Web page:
Jan 29, 2013

The Crackle of Pig Skin

"The panic, the vomit."

The boy is told in 3rd grade about the Revolutionary War.
In 5th grade, the Civil War.
The teachers tell the class to underline the estimated body counts:
know them. A few commas between some numerals.
When he’s 12 years old he’s sent home from school early one day
and sees two planes crashing into two buildings,
two buildings falling,
people jumping from the buildings.
A few months later, a picture in a text book
of a man about to be shot in the street.
The man holding the gun looks calm.
Then the Holocaust, concentration camps, gas chambers.
High school, the boy’s told stories
of bound feet, ancient tortures used to make people talk,
decapitations, people being thrown in woodchippers,
monks lighting themselves on fire.
The text in the books is printed in standard fonts,
left to right in tight columns
wrapped around graphs, maps, pictures, facts.
Everyone who tells him sounds grave, though unalarmed.
A bell rings.
He loads the new information
back in his bag, throws it over his shoulder,
walks down the hall to Chemistry,
lunch, Spanish, Calculus, practice, shower, home, dinner,
where there are people talking about how their days were.
“Anything new in school today?”


  1. "Everyone who tells him sounds grave, though unalarmed."

    I feel like "wrapped around graphs, maps, pictures, facts" has the potential to become a metaphor for something else. Like
    The text wraps around graphs, maps, pictures, facts/ like the photos of rope around trees/ like the monk's fingers around that match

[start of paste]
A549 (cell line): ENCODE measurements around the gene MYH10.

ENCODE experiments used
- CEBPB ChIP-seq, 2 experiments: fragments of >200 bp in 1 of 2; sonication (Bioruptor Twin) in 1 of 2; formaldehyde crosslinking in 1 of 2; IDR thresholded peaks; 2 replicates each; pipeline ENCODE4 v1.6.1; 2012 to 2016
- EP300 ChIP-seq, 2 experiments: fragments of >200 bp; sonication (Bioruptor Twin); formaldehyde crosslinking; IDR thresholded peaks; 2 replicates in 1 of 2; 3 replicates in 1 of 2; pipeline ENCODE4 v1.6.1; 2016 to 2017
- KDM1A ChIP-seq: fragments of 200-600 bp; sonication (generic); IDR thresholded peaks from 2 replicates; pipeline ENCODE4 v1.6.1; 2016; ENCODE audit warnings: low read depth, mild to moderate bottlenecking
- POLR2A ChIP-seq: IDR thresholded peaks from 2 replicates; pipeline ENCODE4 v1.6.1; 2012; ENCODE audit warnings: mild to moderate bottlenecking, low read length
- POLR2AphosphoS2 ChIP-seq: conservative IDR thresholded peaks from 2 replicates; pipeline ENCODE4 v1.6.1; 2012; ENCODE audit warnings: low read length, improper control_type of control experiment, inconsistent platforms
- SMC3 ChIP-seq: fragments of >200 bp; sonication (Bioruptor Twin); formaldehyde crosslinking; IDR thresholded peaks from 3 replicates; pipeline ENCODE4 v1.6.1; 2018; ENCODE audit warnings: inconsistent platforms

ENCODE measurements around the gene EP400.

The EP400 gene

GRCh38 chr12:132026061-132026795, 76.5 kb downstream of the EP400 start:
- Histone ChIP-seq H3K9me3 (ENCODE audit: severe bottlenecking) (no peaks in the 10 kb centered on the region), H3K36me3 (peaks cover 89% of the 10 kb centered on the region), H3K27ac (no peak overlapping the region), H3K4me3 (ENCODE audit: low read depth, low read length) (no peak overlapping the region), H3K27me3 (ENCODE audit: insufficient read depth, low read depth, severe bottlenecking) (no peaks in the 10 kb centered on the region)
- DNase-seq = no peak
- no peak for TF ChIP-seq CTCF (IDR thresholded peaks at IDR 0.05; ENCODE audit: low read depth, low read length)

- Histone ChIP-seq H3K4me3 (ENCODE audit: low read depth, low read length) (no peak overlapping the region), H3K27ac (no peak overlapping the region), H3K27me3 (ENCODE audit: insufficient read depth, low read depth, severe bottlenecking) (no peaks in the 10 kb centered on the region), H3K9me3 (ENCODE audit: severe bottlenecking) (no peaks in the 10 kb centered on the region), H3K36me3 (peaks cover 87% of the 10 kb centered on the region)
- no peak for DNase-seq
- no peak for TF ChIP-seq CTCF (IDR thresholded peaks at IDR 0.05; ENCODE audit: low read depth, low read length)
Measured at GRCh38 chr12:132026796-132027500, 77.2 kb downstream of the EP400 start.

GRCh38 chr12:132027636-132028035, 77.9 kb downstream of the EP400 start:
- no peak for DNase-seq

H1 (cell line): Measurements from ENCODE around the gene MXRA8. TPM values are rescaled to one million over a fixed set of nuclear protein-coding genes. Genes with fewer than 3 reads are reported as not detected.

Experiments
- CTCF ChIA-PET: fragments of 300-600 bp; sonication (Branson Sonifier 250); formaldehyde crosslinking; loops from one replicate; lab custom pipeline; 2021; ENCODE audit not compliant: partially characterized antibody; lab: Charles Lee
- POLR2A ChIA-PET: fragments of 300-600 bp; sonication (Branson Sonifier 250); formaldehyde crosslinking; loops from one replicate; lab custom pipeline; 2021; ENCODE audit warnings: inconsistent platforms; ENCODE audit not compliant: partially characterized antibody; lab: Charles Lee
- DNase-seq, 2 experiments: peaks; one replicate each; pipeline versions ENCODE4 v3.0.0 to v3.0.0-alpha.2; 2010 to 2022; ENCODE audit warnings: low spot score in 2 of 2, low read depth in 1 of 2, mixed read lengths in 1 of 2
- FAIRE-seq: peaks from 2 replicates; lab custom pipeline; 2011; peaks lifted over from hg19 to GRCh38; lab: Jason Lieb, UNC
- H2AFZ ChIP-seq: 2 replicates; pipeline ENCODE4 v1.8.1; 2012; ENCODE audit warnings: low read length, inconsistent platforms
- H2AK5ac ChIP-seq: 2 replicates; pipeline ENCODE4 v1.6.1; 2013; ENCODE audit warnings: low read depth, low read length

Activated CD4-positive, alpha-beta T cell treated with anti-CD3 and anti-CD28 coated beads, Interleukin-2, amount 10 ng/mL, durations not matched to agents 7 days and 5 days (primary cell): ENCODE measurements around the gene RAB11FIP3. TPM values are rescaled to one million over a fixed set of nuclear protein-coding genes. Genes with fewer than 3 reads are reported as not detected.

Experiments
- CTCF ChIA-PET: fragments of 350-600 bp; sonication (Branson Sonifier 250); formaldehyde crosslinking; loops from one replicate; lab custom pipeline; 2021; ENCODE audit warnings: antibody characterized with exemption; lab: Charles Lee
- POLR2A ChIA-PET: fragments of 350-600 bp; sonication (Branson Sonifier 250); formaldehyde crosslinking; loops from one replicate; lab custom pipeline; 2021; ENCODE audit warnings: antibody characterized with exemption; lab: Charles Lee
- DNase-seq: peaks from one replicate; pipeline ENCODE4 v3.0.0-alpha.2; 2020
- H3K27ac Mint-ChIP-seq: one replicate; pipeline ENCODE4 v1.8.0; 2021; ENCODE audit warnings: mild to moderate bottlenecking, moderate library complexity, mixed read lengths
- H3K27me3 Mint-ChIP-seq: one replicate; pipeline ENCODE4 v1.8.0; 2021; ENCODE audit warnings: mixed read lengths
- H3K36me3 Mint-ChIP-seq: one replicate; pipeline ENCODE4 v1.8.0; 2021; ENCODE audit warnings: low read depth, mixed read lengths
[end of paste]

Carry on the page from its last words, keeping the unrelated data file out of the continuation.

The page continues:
... or something. Otherwise I wonder the necessity of that mini section. Also, I'm wondering if the "nah" is necessary at the end? I do like the nonchalantness of the word "nah," though. I'm just wondering if it's necessary. I like that you seem to be zeroing in on the idea of becoming desensitized to violence and how it's "nothing new." I think there's room, if you'd care to expand on this at all, to discuss how as humans we only have so much energy to concern ourselves with the past as well as the present; to concern ourselves with others' existences and with our own. Maybe that could be somehow worked in with a metaphor about space in the backpack.

    OR not. Just my 2 cents. Nice poem, overall.

  2. Sweet, glad you like it.

    Yeah, that short section wasn't phrased properly. I tried it again. I would definitely like to expand and mine this poem for more.

  3. I'm very interested in how our minds/brains view images and respond to them. I'd be happy to grab my pick and do some mining.

  4. For me, it wasn't so much the response to images as it was, just simply, what does that do to a person, to grow up knowing that these sorts of things happen on a daily basis all over the world to numerous people? How does it affect a person to know that this sort of violence is somewhat normal human behavior. It happens. It's only till very recently I can start to look at that sort of behavior with alarm and think, "Holy shit, something is seriously wrong here! Why is this happening at all?!"